Looking at clothes isn't hard. But seeing a collection clearly can be a challenge, as it was today at the Libertine presentation. The models kept moving around, switching positions. The womenswear styling was cluttered and distracting. There was inadequate light. As a reviewer, you do try to see past these things and extract the clothes' merits. But sometimes, you just can't. Tonight, this reviewer left the Libertine presentation with little more than a cloudy impression of optical square-and-dot screen-printing, thirties-era bias-cut dresses, paintball, and menswear with lots of words on it.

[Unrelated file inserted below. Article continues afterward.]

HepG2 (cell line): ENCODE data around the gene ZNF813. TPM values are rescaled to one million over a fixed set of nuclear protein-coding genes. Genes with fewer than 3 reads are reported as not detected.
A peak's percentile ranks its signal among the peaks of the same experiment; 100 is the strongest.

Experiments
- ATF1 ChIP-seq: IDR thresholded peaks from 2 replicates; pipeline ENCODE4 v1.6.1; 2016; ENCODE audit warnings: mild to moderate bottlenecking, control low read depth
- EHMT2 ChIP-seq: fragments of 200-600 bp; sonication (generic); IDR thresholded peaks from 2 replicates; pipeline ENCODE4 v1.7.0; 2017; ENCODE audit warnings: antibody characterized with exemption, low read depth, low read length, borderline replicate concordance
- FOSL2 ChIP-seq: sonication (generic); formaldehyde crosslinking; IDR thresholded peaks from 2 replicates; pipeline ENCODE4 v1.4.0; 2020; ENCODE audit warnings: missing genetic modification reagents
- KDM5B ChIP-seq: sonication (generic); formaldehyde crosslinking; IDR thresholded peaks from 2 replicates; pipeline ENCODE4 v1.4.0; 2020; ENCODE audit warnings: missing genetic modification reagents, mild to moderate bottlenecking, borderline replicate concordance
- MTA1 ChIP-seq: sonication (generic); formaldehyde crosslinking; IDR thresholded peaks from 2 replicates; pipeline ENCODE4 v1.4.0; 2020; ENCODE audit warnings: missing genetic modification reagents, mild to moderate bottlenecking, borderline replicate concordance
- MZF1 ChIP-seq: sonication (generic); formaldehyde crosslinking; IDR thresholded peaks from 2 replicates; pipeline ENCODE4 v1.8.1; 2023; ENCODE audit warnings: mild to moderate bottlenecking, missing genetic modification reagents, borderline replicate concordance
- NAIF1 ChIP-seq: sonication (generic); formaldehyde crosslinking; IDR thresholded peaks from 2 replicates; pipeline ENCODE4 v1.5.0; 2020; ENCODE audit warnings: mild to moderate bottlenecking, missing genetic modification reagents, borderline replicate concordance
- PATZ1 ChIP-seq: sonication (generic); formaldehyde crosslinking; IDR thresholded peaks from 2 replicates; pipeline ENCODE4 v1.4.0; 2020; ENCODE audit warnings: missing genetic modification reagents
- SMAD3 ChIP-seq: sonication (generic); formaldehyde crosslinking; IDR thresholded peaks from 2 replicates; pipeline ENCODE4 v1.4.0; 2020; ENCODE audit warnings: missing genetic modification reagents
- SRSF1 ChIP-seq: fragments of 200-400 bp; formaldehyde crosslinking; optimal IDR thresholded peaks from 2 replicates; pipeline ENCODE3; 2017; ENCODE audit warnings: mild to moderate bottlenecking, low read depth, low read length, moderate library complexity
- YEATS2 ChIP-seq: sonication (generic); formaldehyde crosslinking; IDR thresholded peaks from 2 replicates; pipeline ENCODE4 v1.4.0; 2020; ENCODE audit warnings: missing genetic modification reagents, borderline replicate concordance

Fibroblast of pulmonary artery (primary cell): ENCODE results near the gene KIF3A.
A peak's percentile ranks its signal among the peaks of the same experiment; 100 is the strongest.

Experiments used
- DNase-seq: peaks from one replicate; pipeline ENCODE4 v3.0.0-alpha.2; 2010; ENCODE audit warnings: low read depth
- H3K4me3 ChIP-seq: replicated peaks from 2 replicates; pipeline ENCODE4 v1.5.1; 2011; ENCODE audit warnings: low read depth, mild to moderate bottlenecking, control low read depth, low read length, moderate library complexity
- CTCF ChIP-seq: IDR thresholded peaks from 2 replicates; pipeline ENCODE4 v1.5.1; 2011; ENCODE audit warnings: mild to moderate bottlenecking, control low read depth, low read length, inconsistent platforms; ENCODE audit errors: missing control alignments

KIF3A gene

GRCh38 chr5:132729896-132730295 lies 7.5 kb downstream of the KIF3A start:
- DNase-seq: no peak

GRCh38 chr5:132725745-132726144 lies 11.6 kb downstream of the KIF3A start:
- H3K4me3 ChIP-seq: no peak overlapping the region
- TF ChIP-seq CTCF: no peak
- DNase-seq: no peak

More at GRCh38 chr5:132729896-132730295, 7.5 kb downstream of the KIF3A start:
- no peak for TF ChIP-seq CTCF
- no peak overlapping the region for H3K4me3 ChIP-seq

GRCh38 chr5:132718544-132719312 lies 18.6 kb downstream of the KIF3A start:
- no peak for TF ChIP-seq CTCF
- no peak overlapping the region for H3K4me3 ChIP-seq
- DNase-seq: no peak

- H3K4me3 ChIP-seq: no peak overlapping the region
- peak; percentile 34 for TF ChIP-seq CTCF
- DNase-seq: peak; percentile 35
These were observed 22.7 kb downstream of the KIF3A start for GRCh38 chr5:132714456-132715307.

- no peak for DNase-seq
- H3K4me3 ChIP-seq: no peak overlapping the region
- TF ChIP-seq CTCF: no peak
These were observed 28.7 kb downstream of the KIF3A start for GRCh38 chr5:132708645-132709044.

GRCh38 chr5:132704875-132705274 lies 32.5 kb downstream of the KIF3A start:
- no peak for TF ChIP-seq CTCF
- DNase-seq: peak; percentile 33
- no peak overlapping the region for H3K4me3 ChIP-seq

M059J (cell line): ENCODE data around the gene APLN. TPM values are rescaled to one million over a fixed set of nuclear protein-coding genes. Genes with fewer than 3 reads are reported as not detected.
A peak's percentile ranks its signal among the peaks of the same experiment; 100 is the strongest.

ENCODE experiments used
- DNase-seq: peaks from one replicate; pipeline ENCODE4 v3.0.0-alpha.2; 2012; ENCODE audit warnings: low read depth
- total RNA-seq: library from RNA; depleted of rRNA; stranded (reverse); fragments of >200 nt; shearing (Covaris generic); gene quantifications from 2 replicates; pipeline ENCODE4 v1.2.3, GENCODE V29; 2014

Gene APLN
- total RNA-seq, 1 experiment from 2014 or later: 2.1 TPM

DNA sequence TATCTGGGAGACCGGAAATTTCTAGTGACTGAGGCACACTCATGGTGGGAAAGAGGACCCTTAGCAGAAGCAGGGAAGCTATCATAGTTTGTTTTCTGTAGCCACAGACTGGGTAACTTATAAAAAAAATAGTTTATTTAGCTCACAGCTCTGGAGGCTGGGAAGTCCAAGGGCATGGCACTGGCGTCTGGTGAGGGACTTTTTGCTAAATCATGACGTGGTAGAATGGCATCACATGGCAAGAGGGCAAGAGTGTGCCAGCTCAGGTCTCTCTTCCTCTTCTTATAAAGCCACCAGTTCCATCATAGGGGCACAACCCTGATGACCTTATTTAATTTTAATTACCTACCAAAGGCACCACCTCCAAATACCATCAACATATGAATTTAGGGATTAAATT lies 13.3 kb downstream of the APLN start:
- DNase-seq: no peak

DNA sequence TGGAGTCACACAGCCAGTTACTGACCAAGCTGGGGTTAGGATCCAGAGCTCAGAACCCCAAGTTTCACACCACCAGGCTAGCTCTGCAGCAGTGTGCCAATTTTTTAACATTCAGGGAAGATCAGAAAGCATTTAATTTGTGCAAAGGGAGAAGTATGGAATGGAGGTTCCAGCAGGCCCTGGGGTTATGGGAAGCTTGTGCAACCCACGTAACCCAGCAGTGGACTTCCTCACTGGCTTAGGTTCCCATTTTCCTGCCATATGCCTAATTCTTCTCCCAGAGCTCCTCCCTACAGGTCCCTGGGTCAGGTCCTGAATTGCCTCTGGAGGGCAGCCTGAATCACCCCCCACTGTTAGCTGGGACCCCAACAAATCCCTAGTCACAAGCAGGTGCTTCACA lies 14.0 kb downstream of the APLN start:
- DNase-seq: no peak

So, hallelujah for the Internet. Looked at again, online, this Libertine collection proved to have a lot of good in it. Those floaty bias-cut gowns, for instance, got a nice kick from designer Johnson Hartig's graphic screen-printing—an allover application of red mottling, or a placement print of the optical dots. A full paintball look was a bit clownish, but the design looked smart on a pair of trim white trousers paired with an embroidered jacket. And this season was a strong one for Hartig's menswear: The square-and-dot screen-print sharpened the look of cut-off khakis, and the anoraks with shout-y words on them packed an enjoyable punch. Hartig's wisest words were saved for the item destined to be this collection's bestseller: A T-shirt printed, straightforwardly, with the warning "Don't Mitt Where you Sleep."